Let’s be real: Choosing a business model is daunting, and business models can change as a company expands. At one point, Apple was focused on selling iPods but then later completely sacrificed its iconic product line to create the iPhone, which helped skyrocket them to the top of the smartphone market. Sometimes, a business needs to cut something down before it can slingshot itself to even greater success, but this takes some careful planning.
One of the questions for entrepreneurs that can give you the most insight about the process of growing from a tiny startup to a successful company awaiting an IPO is, “How has your business model developed?” It will clue you in on the aspects of the business on which a company might have wasted efforts during the early stages and what risks it had to take to grow. A risk isn’t as much of a risk if you know that it has worked before.
According to a study by CBInsights, a whopping 23% of failed startup owners believe their business failed because they hired the wrong team. The right team can make or break a startup. Ideally, you want a carefully curated group of reliable people who are experts in their subject and have enough unique skills that they can each pick up the slack where the others are lacking. This is not easy to find.
Asking an entrepreneur how she built her team will give you insight on where the best kind of talent hangs out (LinkedIn? Networking events?) and what you need to do to retain that talent. Sometimes, a good salary isn’t enough on its own.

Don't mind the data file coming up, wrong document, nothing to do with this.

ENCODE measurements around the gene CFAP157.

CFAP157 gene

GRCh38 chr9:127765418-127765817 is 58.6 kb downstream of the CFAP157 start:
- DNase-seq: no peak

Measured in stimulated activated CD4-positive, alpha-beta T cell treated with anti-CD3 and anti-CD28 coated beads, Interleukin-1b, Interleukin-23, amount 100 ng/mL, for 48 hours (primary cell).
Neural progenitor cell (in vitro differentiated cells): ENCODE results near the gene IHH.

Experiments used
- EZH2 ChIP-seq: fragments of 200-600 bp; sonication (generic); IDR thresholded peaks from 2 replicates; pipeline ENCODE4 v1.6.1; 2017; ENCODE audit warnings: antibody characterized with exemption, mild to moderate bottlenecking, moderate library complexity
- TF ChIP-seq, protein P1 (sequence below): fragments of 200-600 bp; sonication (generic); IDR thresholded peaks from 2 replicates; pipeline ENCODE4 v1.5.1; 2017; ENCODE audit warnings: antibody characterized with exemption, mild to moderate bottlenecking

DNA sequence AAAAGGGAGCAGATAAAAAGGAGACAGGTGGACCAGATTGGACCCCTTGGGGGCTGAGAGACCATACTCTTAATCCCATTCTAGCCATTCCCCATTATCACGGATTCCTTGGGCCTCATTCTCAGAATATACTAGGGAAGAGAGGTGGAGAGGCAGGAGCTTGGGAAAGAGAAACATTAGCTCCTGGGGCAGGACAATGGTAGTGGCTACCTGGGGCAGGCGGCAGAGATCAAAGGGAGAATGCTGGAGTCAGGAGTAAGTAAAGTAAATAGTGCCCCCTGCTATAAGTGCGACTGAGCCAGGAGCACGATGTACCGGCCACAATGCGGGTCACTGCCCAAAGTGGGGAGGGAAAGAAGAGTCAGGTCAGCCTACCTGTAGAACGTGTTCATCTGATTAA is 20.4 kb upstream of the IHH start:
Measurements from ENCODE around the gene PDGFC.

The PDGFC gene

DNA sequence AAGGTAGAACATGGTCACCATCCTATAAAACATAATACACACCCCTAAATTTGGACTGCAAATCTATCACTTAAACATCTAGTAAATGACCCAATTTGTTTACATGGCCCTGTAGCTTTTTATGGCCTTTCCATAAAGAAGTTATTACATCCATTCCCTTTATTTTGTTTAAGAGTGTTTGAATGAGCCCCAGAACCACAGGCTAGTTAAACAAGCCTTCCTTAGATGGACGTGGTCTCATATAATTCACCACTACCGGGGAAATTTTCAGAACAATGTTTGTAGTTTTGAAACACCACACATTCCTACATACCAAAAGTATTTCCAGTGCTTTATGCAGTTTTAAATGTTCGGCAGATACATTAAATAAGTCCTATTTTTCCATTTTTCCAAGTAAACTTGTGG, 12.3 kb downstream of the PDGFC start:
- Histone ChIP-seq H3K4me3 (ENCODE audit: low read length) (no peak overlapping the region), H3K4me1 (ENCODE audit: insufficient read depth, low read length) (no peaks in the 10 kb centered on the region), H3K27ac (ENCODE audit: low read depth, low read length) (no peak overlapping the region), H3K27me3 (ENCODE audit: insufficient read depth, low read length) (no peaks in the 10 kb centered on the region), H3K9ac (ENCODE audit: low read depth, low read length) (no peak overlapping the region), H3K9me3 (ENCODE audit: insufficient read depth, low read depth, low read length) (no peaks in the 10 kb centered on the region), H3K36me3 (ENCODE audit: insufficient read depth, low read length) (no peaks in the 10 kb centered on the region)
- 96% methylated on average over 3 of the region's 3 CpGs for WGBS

In 2020, online marketing is easier than ever. Facebook and Instagram have ads that are targeted and boosted in three clicks. Services like Mailchimp offer free email lists with crucial analytical tools, and social networks are a dime a dozen. There are so many marketing tools available online that it’s often hard to narrow your focus, and most small businesses do not have a massive marketing budget. They need to conserve their resources.
Asking an entrepreneur, “How do you market your brand?” can help you narrow down your own marketing strategy to what’s most effective.
29% of startups failed because they ran out of money. Getting funding is a huge hurdle that many new co-founders never overcome, but the world of Silicon Valley isn’t what it used to be, and crowdsourcing has completely changed the game. It’s important to ask successful entrepreneurs how they got and managed to maintain the level of funding they needed to operate. You may just find some creative answers to standard cash-flow problems.
Creating a good product is one thing, but creating a good product that people believe in is an entirely different beast. Would Facebook have ever gained any real credibility if it didn’t open up its platform beyond the confines of college? How could a bunch of men renting out air mattresses — the least-credible type of sleeping arrangement besides a sleeping bag on the floor — become trusted enough to grow Airbnb to a $35 billion valuation?
There’s no one way to build credibility and handle doubt, but asking an entrepreneur how he overcame negative public perception and secured consumer trust can help you position your business as a serious innovation and eventually an industry leader too.
Business isn’t just about money. It’s about happiness too. You know what they say: If you do something you love, you’ll never work a day in your life. That’s not so easy to cultivate once your passion becomes your actual job and starts to feel a whole lot like work.
A great question for entrepreneurs is, "Are you happy?” The answer can tune you in to the true struggle of the work-life balance and can offer advice to help you stay grounded, happy and healthy as your company continues to grow.